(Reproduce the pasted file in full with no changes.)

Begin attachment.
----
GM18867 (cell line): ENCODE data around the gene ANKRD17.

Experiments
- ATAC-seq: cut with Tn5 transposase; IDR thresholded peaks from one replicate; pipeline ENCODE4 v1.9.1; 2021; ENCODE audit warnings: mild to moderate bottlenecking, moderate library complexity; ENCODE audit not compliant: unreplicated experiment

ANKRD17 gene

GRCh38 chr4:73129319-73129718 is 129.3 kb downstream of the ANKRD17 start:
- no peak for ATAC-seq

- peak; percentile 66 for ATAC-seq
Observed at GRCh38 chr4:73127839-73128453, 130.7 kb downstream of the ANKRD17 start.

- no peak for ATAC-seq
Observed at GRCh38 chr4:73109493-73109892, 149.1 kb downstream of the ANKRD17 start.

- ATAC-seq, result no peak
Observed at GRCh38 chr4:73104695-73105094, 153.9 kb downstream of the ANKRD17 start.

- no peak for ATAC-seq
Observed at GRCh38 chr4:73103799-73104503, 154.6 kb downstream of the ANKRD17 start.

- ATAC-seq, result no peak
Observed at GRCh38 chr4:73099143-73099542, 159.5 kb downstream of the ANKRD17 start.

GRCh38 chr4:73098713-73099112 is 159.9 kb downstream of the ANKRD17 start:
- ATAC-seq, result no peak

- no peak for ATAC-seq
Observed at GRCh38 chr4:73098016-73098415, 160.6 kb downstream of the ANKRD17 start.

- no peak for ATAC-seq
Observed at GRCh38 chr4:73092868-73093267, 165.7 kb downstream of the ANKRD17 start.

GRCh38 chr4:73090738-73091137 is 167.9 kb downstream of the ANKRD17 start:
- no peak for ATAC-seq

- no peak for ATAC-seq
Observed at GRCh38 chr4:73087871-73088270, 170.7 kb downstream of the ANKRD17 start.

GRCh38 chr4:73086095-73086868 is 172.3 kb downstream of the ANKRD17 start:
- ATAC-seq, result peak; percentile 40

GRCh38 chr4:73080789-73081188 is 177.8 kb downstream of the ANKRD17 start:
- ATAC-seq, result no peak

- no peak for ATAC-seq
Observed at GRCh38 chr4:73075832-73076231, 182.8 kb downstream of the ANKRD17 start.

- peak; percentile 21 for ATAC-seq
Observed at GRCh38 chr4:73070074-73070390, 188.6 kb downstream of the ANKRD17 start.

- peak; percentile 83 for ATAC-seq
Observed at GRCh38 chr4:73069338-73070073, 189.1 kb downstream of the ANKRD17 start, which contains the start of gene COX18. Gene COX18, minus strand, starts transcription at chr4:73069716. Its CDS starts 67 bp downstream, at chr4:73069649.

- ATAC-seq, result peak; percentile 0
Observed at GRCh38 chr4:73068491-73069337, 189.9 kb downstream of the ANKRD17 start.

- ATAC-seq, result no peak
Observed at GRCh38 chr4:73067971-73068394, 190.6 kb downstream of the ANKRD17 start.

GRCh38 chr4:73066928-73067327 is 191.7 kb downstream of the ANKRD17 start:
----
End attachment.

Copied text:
GM18867 (cell line): ENCODE data around the gene ANKRD17.

Experiments
- ATAC-seq: cut with Tn5 transposase; IDR thresholded peaks from one replicate; pipeline ENCODE4 v1.9.1; 2021; ENCODE audit warnings: mild to moderate bottlenecking, moderate library complexity; ENCODE audit not compliant: unreplicated experiment

ANKRD17 gene

GRCh38 chr4:73129319-73129718 is 129.3 kb downstream of the ANKRD17 start:
- no peak for ATAC-seq

- peak; percentile 66 for ATAC-seq
Observed at GRCh38 chr4:73127839-73128453, 130.7 kb downstream of the ANKRD17 start.

- no peak for ATAC-seq
Observed at GRCh38 chr4:73109493-73109892, 149.1 kb downstream of the ANKRD17 start.

- ATAC-seq, result no peak
Observed at GRCh38 chr4:73104695-73105094, 153.9 kb downstream of the ANKRD17 start.

- no peak for ATAC-seq
Observed at GRCh38 chr4:73103799-73104503, 154.6 kb downstream of the ANKRD17 start.

- ATAC-seq, result no peak
Observed at GRCh38 chr4:73099143-73099542, 159.5 kb downstream of the ANKRD17 start.

GRCh38 chr4:73098713-73099112 is 159.9 kb downstream of the ANKRD17 start:
- ATAC-seq, result no peak

- no peak for ATAC-seq
Observed at GRCh38 chr4:73098016-73098415, 160.6 kb downstream of the ANKRD17 start.

- no peak for ATAC-seq
Observed at GRCh38 chr4:73092868-73093267, 165.7 kb downstream of the ANKRD17 start.

GRCh38 chr4:73090738-73091137 is 167.9 kb downstream of the ANKRD17 start:
- no peak for ATAC-seq

- no peak for ATAC-seq
Observed at GRCh38 chr4:73087871-73088270, 170.7 kb downstream of the ANKRD17 start.

GRCh38 chr4:73086095-73086868 is 172.3 kb downstream of the ANKRD17 start:
- ATAC-seq, result peak; percentile 40

GRCh38 chr4:73080789-73081188 is 177.8 kb downstream of the ANKRD17 start:
- ATAC-seq, result no peak

- no peak for ATAC-seq
Observed at GRCh38 chr4:73075832-73076231, 182.8 kb downstream of the ANKRD17 start.

- peak; percentile 21 for ATAC-seq
Observed at GRCh38 chr4:73070074-73070390, 188.6 kb downstream of the ANKRD17 start.

- peak; percentile 83 for ATAC-seq
Observed at GRCh38 chr4:73069338-73070073, 189.1 kb downstream of the ANKRD17 start, which contains the start of gene COX18. Gene COX18, minus strand, starts transcription at chr4:73069716. Its CDS starts 67 bp downstream, at chr4:73069649.

- ATAC-seq, result peak; percentile 0
Observed at GRCh38 chr4:73068491-73069337, 189.9 kb downstream of the ANKRD17 start.

- ATAC-seq, result no peak
Observed at GRCh38 chr4:73067971-73068394, 190.6 kb downstream of the ANKRD17 start.

GRCh38 chr4:73066928-73067327 is 191.7 kb downstream of the ANKRD17 start: